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New Nano-Carrier Tested for Potential Treatment of Glioblastomas

Glioblastoma multiforme, the most common and aggressive form of primary brain tumor, has a survival rate of just five years. It is particularly challenging to treat, with existing therapies depending on chemotherapy, radiation, surgery, and their combinations.

Sheereen Majd, assistant professor of biomedical engineering, is the first to report on targeted delivery of Dp44mT to malignant tumors. Image Credit: University of Houston.​​​​​​

Two of the major challenges in the treatment of gliomas include poor transport of chemotherapeutics across the blood brain barrier and undesired side effects of these therapeutics on healthy tissues. To get enough medicine across the blood brain barrier, a high dosage of medication is required, but that introduces more toxicity into the body and can cause more problems.

Sheereen Majd, Assistant Professor of Biomedical Engineering, University of Houston

In a study published in and featuring on the cover of the January issue of Advanced Healthcare Materials, Majd describes a new glioma-targeted nano-therapeutic that will just tackle tumor cells, providing lower side effects and higher effectiveness.

An iron chelator called Dp44mT (Di-2-pyridylketone-4, 4-dimethyl-3-thiosemicarbazone) is an effective medication that is well-known to suppress tumor progression but had not been used to treat brain tumors before this study. The chelator starves cancer cells by removing excess iron.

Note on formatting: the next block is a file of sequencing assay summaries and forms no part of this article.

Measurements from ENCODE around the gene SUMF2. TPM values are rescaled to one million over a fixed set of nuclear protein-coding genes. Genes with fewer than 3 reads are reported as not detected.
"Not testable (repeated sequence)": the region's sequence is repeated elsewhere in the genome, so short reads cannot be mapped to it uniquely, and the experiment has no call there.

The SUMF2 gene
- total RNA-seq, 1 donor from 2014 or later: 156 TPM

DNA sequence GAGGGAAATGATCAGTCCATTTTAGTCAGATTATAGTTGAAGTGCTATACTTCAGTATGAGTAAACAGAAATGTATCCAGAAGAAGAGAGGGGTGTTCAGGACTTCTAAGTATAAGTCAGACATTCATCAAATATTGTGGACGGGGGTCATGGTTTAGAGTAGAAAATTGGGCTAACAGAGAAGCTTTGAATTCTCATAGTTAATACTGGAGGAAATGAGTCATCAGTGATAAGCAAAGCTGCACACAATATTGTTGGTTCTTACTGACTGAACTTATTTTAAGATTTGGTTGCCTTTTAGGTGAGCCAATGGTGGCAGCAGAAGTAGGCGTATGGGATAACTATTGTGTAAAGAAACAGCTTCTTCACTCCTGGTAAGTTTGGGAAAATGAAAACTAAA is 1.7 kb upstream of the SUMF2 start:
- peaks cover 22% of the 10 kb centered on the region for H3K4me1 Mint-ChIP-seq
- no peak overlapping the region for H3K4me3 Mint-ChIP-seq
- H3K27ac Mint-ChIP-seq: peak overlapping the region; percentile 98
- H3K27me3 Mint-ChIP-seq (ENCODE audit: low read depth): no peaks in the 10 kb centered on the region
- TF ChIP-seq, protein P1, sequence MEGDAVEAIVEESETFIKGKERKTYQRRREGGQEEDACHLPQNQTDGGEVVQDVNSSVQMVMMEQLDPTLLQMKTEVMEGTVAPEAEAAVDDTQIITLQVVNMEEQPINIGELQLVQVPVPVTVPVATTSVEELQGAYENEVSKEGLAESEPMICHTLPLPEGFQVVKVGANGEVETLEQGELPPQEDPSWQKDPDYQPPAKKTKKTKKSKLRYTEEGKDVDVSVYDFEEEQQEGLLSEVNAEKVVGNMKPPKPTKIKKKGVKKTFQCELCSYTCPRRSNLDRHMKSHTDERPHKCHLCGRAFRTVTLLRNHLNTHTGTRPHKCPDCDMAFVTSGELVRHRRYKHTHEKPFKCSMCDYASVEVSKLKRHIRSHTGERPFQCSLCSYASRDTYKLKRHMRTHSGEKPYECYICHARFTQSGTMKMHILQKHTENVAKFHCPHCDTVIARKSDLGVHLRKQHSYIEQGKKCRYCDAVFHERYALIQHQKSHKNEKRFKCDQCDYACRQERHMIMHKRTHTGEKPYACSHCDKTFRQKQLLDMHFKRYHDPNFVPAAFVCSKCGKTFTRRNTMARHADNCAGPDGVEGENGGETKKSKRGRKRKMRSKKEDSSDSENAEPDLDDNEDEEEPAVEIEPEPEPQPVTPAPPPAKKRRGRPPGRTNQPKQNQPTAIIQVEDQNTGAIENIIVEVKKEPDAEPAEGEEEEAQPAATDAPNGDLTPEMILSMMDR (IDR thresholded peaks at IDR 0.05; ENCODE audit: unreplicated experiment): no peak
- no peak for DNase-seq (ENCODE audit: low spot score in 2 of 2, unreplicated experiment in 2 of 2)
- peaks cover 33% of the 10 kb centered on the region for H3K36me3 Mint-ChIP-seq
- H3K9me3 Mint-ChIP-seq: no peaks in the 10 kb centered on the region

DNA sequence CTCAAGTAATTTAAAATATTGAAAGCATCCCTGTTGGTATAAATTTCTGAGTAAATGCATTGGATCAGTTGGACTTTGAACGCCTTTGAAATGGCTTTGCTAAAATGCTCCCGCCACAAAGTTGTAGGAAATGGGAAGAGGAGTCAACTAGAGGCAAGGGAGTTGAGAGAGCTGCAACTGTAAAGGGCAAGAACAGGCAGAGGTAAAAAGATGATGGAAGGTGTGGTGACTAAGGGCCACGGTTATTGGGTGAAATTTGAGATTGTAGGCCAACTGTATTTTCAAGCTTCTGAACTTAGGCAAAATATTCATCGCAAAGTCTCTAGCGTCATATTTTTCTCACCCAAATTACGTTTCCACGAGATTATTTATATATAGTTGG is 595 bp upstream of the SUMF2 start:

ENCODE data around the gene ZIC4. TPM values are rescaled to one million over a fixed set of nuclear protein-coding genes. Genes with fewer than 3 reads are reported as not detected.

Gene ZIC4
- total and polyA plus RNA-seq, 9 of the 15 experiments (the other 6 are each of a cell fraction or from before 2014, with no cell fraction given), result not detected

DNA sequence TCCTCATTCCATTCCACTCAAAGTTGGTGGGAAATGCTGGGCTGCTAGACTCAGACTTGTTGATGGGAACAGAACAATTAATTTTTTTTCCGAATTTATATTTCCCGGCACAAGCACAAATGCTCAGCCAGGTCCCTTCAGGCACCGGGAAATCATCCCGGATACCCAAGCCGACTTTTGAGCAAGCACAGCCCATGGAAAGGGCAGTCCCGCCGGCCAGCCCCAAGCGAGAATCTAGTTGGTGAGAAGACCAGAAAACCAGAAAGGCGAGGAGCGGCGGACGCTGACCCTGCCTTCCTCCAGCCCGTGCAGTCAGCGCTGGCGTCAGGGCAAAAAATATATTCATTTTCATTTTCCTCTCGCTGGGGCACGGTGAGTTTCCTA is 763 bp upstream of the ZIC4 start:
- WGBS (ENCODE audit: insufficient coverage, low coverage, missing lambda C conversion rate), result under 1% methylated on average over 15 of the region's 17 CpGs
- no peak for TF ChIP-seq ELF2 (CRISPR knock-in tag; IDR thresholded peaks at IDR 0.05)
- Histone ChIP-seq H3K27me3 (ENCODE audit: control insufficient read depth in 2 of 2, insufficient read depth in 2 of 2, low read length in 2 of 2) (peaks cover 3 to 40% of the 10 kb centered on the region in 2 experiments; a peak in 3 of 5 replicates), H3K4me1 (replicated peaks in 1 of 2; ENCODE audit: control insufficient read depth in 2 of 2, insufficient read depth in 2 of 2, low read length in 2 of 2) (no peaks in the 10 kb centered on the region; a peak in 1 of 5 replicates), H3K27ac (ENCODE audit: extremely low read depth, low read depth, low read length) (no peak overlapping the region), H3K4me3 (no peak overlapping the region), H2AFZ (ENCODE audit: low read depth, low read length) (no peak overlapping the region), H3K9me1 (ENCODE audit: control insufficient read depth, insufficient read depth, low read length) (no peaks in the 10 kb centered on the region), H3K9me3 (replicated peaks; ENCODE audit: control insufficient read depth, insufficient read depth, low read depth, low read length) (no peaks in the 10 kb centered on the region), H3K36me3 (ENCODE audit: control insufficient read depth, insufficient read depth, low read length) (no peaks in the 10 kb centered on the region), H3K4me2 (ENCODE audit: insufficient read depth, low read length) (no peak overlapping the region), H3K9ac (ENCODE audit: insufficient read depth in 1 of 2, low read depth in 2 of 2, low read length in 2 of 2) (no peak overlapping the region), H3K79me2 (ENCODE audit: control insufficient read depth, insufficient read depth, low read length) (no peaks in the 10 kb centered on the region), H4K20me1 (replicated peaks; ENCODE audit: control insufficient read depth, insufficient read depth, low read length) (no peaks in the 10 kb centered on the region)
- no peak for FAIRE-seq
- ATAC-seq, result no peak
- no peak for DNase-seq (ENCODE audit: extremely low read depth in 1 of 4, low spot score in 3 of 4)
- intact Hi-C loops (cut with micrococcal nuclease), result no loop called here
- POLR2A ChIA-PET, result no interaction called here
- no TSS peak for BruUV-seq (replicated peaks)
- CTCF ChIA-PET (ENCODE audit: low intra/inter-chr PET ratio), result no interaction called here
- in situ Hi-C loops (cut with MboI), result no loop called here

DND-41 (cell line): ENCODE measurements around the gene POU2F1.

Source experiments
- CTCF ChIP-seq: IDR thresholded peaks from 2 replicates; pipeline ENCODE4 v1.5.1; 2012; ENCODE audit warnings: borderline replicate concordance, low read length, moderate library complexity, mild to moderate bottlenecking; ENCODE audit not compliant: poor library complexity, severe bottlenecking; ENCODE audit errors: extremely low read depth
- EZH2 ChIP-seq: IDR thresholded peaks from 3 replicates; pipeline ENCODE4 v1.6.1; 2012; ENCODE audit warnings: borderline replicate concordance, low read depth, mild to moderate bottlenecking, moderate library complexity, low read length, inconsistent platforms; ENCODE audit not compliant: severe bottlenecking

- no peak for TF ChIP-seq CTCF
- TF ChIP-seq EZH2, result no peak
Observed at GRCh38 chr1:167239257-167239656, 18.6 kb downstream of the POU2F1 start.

Majd used clues from the tumors themselves to develop a Dp44mT-loaded nano-carrier to which glioma tumors would be attracted since the tumors present several IL13 (Interleukin) receptors. Since the IL13 receptors are plentiful, Majd added IL13 ligands to her FDA-approved biodegradable polymer carrier (incorporating the Dp44mT) so the receptors would attract the ligands, receiving the medicine.

Before using this new carrier, the Dp44mT drug would be administered but could reach any place within the body, even those where it is not meant to go.

It’s like an envelope with no address on it. It can land anywhere, and with toxins inside it could kill anything. Now, with our targeted delivery, we put an address on the package and it goes directly to the cancer cells.

Sheereen Majd, Assistant Professor of Biomedical Engineering, University of Houston

Moreover, aggressive brain tumors tend to develop higher multidrug resistance, which makes them almost impenetrable for common chemotherapeutics such as doxorubicin or temozolomide.

There is, hence, an urgent need for more effective therapeutic formulations with the ability to overcome drug resistance in aggressive glioma tumors and to kill these malignant cells without damaging the healthy tissues.

Sheereen Majd, Assistant Professor of Biomedical Engineering, University of Houston

The research by Majd, which involved testing the nano-therapeutic both in vivo and in vitro, is the first one to report on targeted delivery of Dp44mT to malignant tumors.

Journal Reference:

Kang, Y. J., et al. (2021) Biodegradable Nanoparticles: Tumor Targeted Delivery of an Anti‐Cancer Therapeutic: An In Vitro and In Vivo Evaluation. Advanced Healthcare Materials. doi.org/10.1002/adhm.202170007.

Source: https://www.uh.edu/

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